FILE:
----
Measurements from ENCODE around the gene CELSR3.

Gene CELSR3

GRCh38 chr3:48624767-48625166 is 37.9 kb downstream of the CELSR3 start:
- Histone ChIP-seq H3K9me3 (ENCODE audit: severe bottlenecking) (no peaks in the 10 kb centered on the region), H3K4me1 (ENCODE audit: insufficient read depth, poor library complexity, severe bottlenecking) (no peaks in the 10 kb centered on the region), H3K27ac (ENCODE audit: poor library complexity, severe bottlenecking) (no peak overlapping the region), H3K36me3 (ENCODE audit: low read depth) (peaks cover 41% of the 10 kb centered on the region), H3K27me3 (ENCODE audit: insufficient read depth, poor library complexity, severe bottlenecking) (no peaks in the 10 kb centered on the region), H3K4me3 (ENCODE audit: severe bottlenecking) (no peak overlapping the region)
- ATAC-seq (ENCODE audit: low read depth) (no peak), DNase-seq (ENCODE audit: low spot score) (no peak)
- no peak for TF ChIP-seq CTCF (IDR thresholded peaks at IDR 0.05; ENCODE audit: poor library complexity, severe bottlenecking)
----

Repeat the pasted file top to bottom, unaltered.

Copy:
Measurements from ENCODE around the gene CELSR3.

Gene CELSR3

GRCh38 chr3:48624767-48625166 is 37.9 kb downstream of the CELSR3 start:
- Histone ChIP-seq H3K9me3 (ENCODE audit: severe bottlenecking) (no peaks in the 10 kb centered on the region), H3K4me1 (ENCODE audit: insufficient read depth, poor library complexity, severe bottlenecking) (no peaks in the 10 kb centered on the region), H3K27ac (ENCODE audit: poor library complexity, severe bottlenecking) (no peak overlapping the region), H3K36me3 (ENCODE audit: low read depth) (peaks cover 41% of the 10 kb centered on the region), H3K27me3 (ENCODE audit: insufficient read depth, poor library complexity, severe bottlenecking) (no peaks in the 10 kb centered on the region), H3K4me3 (ENCODE audit: severe bottlenecking) (no peak overlapping the region)
- ATAC-seq (ENCODE audit: low read depth) (no peak), DNase-seq (ENCODE audit: low spot score) (no peak)
- no peak for TF ChIP-seq CTCF (IDR thresholded peaks at IDR 0.05; ENCODE audit: poor library complexity, severe bottlenecking)